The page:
Newly inaugurated US president Joe Biden is considering making COVID testing mandatory on domestic flights. Director at the CDC, Marty Cetron, said the administration is ‘actively looking’ at such measures. The move would come as a killer blow to the already struggling aviation industry and airlines in the US.
It’s been just 24 hours since the new Centers For Disease Control (CDC) rules kicked in, mandating all passengers heading to the US get tested for COVID. Since Tuesday, anyone over the age of 2 must present a negative test result taken within three days of travel or show proof of recovery from the virus.
Now, it seems President Biden may be looking to expand this requirement to include domestic flights within the country also. As reported in Reuters, Dr. Marty Cetron, director for the Division of Global Migration and Quarantine at CDC, spoke to reporters about COVID testing. When asked if there was a chance the requirement could be extended to domestic travel, he said there were,
“…conversations that are ongoing and looking at what the types and locations of testing might be… We’re actively looking at it.”
The news doesn’t come as a complete surprise. One of Biden’s major focuses, as he takes up the helm in the US, is to get control of the spread of the virus. Last week, he requested US agencies to issue recommendations to “impose additional public health measures for domestic travel” and noted new requirements for people crossing land borders would be considered.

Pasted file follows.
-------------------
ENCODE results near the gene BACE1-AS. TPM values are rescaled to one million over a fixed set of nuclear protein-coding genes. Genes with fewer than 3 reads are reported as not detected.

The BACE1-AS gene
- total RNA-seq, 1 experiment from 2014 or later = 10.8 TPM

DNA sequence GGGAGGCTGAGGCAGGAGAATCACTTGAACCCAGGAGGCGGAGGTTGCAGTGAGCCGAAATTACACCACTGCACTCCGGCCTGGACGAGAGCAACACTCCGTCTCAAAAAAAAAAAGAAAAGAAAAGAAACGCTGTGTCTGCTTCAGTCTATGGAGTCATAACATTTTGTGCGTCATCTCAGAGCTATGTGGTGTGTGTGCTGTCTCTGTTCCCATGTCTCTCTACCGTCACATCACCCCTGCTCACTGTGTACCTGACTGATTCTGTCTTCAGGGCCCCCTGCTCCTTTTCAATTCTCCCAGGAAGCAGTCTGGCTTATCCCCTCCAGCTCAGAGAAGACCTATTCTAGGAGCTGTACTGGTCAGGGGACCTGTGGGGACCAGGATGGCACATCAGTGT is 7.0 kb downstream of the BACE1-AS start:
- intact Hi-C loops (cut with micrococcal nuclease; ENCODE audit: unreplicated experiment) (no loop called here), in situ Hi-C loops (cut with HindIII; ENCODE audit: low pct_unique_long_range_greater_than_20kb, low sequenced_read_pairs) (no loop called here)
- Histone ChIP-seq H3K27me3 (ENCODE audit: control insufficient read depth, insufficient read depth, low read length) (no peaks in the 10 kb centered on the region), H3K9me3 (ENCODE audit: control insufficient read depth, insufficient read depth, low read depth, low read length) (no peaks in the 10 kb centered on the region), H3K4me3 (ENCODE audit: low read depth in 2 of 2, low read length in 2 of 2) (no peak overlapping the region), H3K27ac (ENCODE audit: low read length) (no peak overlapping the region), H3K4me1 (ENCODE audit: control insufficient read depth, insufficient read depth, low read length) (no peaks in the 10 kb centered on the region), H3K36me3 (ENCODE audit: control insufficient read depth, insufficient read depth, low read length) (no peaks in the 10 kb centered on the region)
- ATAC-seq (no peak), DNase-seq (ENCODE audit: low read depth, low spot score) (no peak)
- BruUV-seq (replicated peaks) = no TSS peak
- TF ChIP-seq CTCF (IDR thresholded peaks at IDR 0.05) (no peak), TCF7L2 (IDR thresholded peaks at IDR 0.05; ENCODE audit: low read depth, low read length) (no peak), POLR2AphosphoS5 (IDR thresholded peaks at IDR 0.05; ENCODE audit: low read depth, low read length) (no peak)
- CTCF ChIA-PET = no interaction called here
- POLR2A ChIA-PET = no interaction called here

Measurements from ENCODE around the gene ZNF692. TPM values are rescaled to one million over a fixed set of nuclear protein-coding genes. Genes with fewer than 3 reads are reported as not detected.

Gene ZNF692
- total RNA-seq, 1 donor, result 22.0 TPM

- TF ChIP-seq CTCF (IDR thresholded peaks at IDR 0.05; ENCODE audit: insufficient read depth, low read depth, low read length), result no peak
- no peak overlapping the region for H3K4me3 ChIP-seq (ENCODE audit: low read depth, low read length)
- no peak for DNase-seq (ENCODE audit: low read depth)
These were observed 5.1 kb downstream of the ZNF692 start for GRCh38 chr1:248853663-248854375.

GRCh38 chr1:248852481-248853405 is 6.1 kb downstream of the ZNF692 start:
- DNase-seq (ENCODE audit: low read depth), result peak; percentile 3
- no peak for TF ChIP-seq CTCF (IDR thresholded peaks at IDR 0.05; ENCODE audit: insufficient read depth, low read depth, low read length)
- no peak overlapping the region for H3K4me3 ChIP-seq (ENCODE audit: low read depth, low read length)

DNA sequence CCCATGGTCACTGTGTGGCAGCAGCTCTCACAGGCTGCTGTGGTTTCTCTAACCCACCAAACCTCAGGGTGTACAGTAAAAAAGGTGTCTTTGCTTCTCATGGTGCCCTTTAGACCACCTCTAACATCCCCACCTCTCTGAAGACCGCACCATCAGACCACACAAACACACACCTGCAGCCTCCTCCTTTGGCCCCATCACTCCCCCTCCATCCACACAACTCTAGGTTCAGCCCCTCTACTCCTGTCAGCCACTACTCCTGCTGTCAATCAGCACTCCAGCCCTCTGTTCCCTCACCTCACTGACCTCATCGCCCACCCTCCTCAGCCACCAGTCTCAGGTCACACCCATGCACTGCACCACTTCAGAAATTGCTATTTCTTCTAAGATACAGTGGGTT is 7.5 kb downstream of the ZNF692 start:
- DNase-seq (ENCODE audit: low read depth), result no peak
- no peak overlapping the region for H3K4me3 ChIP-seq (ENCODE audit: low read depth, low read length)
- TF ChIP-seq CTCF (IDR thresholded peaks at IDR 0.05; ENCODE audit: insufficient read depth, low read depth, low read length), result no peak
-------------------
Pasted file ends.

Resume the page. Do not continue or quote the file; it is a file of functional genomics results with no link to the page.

Cetron said that the capacity and variety of tests at the disposal of US agencies was a “really important part of our toolkit to combat this pandemic.” While nothing is decided yet, the tone of the comments seems to suggest that domestic preflight testing is high on the agenda and could be implemented soon.
What would this mean for airlines?
The US airline industry is already struggling against a tide of travel-reluctance, not to mention economic instability caused by the COVID crisis. Over the course of 2020, passenger traffic was down by 67%, setting aviation back some 20 years of growth.
Already, Biden has pledged not to lift the travel ban between the US and points in Europe and Brazil. He also added South Africa to the list, citing concerns over mutant variants seen in those countries. While likely a good move from a public health perspective, the news came as a further blow to the already struggling aviation sector.
The US airlines have begun releasing their financial results from 2020, shining a stark light on the challenges of last year. Delta lost more than $12 billion, United $7.1 billion, and planemaker Boeing lost almost $12 billion too. While airlines remain positive about an uptick in demand as we move through 2021, adding domestic testing requirements would be another blow to the schedules going forward.
The US domestic market has been somewhat resilient throughout COVID. Although figures remain depressed compared to those of the previous year, the holiday period saw TSA numbers jump to over a million passengers. The majority of these were traveling domestically.
For airlines, this has proven to be a lifeline to see them through the crisis. Adding preflight testing on domestic routes will present would-be passengers with another hurdle to negotiate, and will inevitably suppress numbers even more. Nevertheless, in the interest of public health, it could be the safest action to take at the present time.
This article originally appeared on Simple Flying